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After all, this was the desert, there was always some opportunistic camel rider willing to make a quick buck via treason. It appears that someone alerted Badra of this fact and she then uncovered the plot. However it was too late. The tribes of Bilma had already rebelled and killed the one Ibadi Inam kept by the Malik Thakiya there as a sort of Viceroy. This happened in late February 1073. The rebellion was however short lived. Badra skillfully gathered all the loyalists among the tribe and sent a small force of slave traders to take back Bilma with the promise that all the slaves that they would capture would be theirs with no taxes attached. By the end of March, the Chief Hummay was defeated, captured and brought at the Malik's feet. Badra had intended to have him cut open there and then, but the Malik was more kind-hearted according to the Maliknama. He agreed to free Hummay if he converted to the Ibadi sect of Islam which he did. It hardly would have mattered to Hummay anyway, people like him adopted Islam to have an easier time dealing with the Trans-Saharan traders.

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The next two years went by peacefully and the skillfull Badra managed to make trade routes safer again and crush all opposition part by part. The Malik was indebted to her. But perhaps he also felt something else. Maybe his love for her hadn't been motherly all along. The regency ended in 1075 .

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Just a few weeks later, the Malik Hiba married Badra, his second mother and his true love. In any other part of the Islamic world, this would have been a death sentence for both of them, but here in the Sahara, nobody really cared. That same year, the chief Hummay, now a defeated old man tried to rebel again, but his own tribe betrayed him, they were tired of the constant unrest in Bilma which was disrupting the primitive life in the oasis and he was captured and sent to Murzuk where he would rot in a hole covered with iron bars, open to the blazing hot Sahara sun, yet kept alive with regular meals of food and water.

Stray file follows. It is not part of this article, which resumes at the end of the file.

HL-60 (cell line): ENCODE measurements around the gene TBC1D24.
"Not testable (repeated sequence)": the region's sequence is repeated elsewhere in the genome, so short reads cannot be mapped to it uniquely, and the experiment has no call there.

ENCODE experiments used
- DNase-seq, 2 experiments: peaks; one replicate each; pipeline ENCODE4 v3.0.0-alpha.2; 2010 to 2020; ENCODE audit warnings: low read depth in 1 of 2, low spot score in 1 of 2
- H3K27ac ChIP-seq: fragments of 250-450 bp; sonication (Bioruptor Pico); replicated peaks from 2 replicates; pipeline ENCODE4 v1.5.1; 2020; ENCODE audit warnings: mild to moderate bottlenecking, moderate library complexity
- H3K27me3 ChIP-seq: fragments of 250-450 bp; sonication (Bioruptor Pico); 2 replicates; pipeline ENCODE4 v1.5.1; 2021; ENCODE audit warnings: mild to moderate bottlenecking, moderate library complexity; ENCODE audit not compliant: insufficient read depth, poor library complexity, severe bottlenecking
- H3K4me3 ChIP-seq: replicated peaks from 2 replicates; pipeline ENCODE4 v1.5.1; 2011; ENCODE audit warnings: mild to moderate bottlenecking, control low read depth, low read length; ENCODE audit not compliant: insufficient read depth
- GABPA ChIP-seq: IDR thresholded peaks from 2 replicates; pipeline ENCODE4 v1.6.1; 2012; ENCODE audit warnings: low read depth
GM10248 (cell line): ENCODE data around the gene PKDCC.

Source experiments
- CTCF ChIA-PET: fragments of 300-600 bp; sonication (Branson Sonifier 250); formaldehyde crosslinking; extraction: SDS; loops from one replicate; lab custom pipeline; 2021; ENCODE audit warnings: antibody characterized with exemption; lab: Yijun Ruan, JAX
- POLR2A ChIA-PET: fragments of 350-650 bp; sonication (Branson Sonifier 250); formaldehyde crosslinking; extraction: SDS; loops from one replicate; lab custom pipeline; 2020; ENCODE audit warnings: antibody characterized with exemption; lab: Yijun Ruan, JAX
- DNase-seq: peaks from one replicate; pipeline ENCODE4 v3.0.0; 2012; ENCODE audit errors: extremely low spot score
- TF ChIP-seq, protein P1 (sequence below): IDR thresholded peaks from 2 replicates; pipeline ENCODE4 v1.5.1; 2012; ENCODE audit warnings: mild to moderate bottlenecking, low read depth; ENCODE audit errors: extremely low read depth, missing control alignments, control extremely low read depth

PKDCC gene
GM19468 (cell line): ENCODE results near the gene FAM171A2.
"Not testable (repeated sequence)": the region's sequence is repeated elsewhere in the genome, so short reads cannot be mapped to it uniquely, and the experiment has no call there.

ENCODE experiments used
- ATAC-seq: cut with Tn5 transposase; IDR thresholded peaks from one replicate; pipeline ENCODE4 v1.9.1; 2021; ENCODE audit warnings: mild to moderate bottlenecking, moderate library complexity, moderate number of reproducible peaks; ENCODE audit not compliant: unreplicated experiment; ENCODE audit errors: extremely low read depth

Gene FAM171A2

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Right from birth, the Malik Hiba had been a very studious individual according to the Maliknama. He must indeed have been so because he actually knew the history of the Roman empire or atleast the Byzantine empire. In 1076, he invited a Christian man of unknown origin and held a discourse with him. After the meeting, the Malik paid him 25 healthy slaves and money too. From then on, the Malik embarked on an epic quest. The quest to fly.

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But just as he was about to make his dream of flying like a bird come true, he got some interesting news from the Malikaa Badra. She had been told by her brother in the Awellimid tribe that there had been huge droughts, rebellions and unrest in the tribe and the local chief Jibril was sick with an unknown disease. What better moment to invade ?
She promptly relayed the news to her husband. But he refused at first. Now his refusal must have been correct. Conquest in any other part of the world gave someone security, prestige, power or atleast money. But what could one get by attacking a desert oasis, even smaller than Murzuk and populated by no more than a thousand people ?

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But according to the Maliknama, the Malik changed his mind when an Arab caravan trader advised him to conquer the Awellimid oasis of Fachi which could be an ideal strongpoint to influence the wild Hausa tribes to the south and force them to lower the prices of slaves. So on 22 November 1076, the Malik declared war on the Awellimid and demanded the oasis of Fachi.